A safe and effective SARS-CoV-2 vaccine may be required to end the global COVID-19 pandemic. Several vaccine candidates have initiated clinical testing, and many others are in preclinical development (19, 20). However, very little is currently known about immune correlates of protection and protective efficacy of candidate SARS-CoV-2 vaccines in animal models. In this study, we generated a series of prototype DNA vaccines expressing various S immunogens and assessed protective efficacy against intranasal and intratracheal SARS-CoV-2 challenge in rhesus macaques. We demonstrated vaccine protection with substantial >3.1 and >3.7 log10 reductions in median viral loads in BAL and NS, respectively, in S-immunized animals compared with sham controls. Protection was likely not sterilizing but instead appeared to be mediated by rapid immunologic control after challenge.
Our data extend the findings of previous studies on SARS and Middle East respiratory syndrome (MERS) vaccine protection in mice, ferrets, and macaques (10, 21–24). Phase 1 clinical studies for SARS and MERS vaccine candidates have also been conducted (25), but these vaccines have not been tested for efficacy in humans. Our data suggest that vaccine protection against SARS-CoV-2 in macaques is feasible. We observed a marked reduction of viral replication in both the upper respiratory tract and the lower respiratory tract with the optimal vaccines. By contrast, the less immunogenic vaccines, such as S.dTM, showed partial protection in BAL but essentially no protection in NS. These data suggest that it may be easier to protect against lower respiratory tract disease than against upper respiratory tract disease. In the present study, optimal protection was achieved with the full-length S immunogen in both the upper and lower respiratory tracts, and reduced protection was observed with soluble constructs and smaller fragments. Our study did not address the question of whether emerging mutations in the SARS-CoV-2 S sequence mediate escape from NAb responses induced by immunogens designed from the Wuhan/WIV04/2019 sequence.
Further research will need to address the durability of protective immunity and the optimal platforms for a SARS-CoV-2 vaccine for humans (26). Although our data are restricted to DNA vaccines, our findings may be generalizable to other gene-based vaccines as well, including RNA vaccines and recombinant vector-based vaccines. Additional research should also evaluate vaccine immunogenicity and protective efficacy in older animals. Future studies should also address the question of enhanced respiratory disease, which may result from antibody-dependent enhancement (27–29). Although our study was not designed to examine safety issues, it is worth noting that the DNA vaccines induced TH1 rather than TH2 responses, and we did not observe enhanced clinical disease even with the suboptimal vaccine constructs that failed to protect against infection.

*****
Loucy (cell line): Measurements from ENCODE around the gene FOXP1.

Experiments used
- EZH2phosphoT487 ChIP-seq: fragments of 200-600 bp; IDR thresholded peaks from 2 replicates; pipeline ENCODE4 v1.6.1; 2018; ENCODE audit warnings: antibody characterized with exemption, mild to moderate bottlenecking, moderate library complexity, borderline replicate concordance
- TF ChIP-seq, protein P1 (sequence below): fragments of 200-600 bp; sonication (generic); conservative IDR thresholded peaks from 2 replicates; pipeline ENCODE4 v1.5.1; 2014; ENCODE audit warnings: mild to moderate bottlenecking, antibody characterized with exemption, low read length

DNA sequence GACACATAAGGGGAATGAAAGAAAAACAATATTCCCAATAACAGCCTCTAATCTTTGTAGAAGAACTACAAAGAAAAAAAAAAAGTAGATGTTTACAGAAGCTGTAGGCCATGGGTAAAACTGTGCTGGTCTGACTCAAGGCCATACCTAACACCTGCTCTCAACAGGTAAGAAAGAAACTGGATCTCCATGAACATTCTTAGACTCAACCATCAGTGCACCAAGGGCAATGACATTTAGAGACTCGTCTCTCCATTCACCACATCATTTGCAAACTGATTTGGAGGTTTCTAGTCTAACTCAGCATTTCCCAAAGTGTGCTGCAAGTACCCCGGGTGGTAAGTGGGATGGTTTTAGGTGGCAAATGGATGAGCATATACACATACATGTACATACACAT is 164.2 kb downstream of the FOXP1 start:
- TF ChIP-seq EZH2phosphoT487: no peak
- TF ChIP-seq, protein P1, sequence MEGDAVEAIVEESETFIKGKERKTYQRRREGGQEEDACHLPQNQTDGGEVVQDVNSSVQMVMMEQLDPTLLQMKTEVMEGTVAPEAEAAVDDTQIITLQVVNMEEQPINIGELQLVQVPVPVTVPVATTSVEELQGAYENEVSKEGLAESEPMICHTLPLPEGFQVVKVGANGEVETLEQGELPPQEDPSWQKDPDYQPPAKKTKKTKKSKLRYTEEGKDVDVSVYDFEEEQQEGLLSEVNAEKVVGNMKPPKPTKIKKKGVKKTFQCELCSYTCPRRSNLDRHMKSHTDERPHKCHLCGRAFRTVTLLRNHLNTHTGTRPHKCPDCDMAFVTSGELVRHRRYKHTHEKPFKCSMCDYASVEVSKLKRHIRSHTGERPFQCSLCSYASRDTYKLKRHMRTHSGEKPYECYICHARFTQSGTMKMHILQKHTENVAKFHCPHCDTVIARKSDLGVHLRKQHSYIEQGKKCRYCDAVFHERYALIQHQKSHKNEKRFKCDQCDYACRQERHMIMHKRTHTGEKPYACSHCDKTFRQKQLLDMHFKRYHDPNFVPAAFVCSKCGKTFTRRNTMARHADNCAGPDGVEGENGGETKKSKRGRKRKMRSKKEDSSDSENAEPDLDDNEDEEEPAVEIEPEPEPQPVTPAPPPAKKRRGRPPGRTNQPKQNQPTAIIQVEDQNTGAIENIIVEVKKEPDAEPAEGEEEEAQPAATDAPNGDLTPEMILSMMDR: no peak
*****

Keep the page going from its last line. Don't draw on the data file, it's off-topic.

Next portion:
We identified serum NAb titers, as measured by two independent assays (pseudovirus neutralization and live virus neutralization), as a significant correlate of protection against disease of both the lower and upper respiratory tracts. It is likely that protection in both anatomic compartments will be necessary for pandemic control, although protection in the upper respiratory tract may be more difficult to achieve. If this NAb correlate proves generalizable across multiple vaccine studies in both nonhuman primates and humans, then this parameter would be a simple and useful benchmark for clinical development of SARS-CoV-2 vaccines. Innate immune effector functions such as ADCD may also contribute to protective efficacy. In summary, we demonstrate effective vaccine protection against SARS-CoV-2 in rhesus macaques and define NAb titers as an immune correlate of protection, which will accelerate the development of SARS-CoV-2 vaccines for humans.
We thank D. Lauffenburger, T. Orekov, A. Thomas, M. Porto, N. Thornburg, P. Abbink, E. Borducchi, M. Silva, A. Richardson, C. Caron, and J. Cwiak for advice, assistance, and reagents. Funding: We acknowledge support from the Ragon Institute of MGH, MIT, and Harvard; the Mark and Lisa Schwartz Foundation; Beth Israel Deaconess Medical Center; the Massachusetts Consortium on Pathogen Readiness (MassCPR); Janssen Vaccines & Prevention BV; and the National Institutes of Health (OD024917, AI129797, AI124377, AI128751, and AI126603 to D.H.B.; AI007151 to D.R.M.; AI146779 to A.G.S.; AI121394 and AI139538 to D.R.W.; and 272201700036I-0-759301900131-1, AI100625, AI110700, AI132178, AI149644, and AI108197 to R.S.B.). We also acknowledge a Burroughs Wellcome Fund Postdoctoral Enrichment Program Award to D.R.M. Author contributions: D.H.B. designed the study. J.Y., L.H.T., L.P., N.B.M., K.M., S.H.M., J.P.N., J.L., Z.Li, A.C., E.A.B., G.D., M.S.G., X.H., C.J.-D., M.K., N.K., Z.Lin, L.F.M., F.N., R.N., J.V., and H.W. performed the immunologic and virologic assays. D.R.M. and R.S.B. performed the live virus neutralization assays. C.L., C.A., S.F., J.S.B., M.D.S., and G.A. performed the systems serology. Y.C., A.Z., F.J.N.L., M.T., S.H., and D.R.W. provided the convalescent human specimens. L.P., A.V.R., K.B., R.B., A.C., B.F., A.D., E.T., J.D.V., H.A., and M.G.L. led the clinical care of the animals. R.Z. and F.W. participated in study design and interpretation of data. Y.C., B.C., and A.G.S. provided purified proteins. D.H.B., J.L., Z.Li, and B.C. designed the immunogens. D.H.B. wrote the paper with all coauthors. Competing interests: D.H.B. is a co-inventor on related vaccine patents. R.Z. and F.W. are employees of Janssen Vaccines & Prevention BV. The other authors declare no competing interests. Data and materials availability: All data are available in the manuscript or the supplementary materials. This work is licensed under a Creative Commons Attribution 4.0 International (CC BY 4.0) license, which permits unrestricted use, distribution, and reproduction in any medium, provided the original work is properly cited. To view a copy of this license, visit https://creativecommons.org/licenses/by/4.0/. This license does not apply to figures/photos/artwork or other content included in the article that is credited to a third party; obtain authorization from the rights holder before using such material.
Materials and Methods
Figs. S1 to S13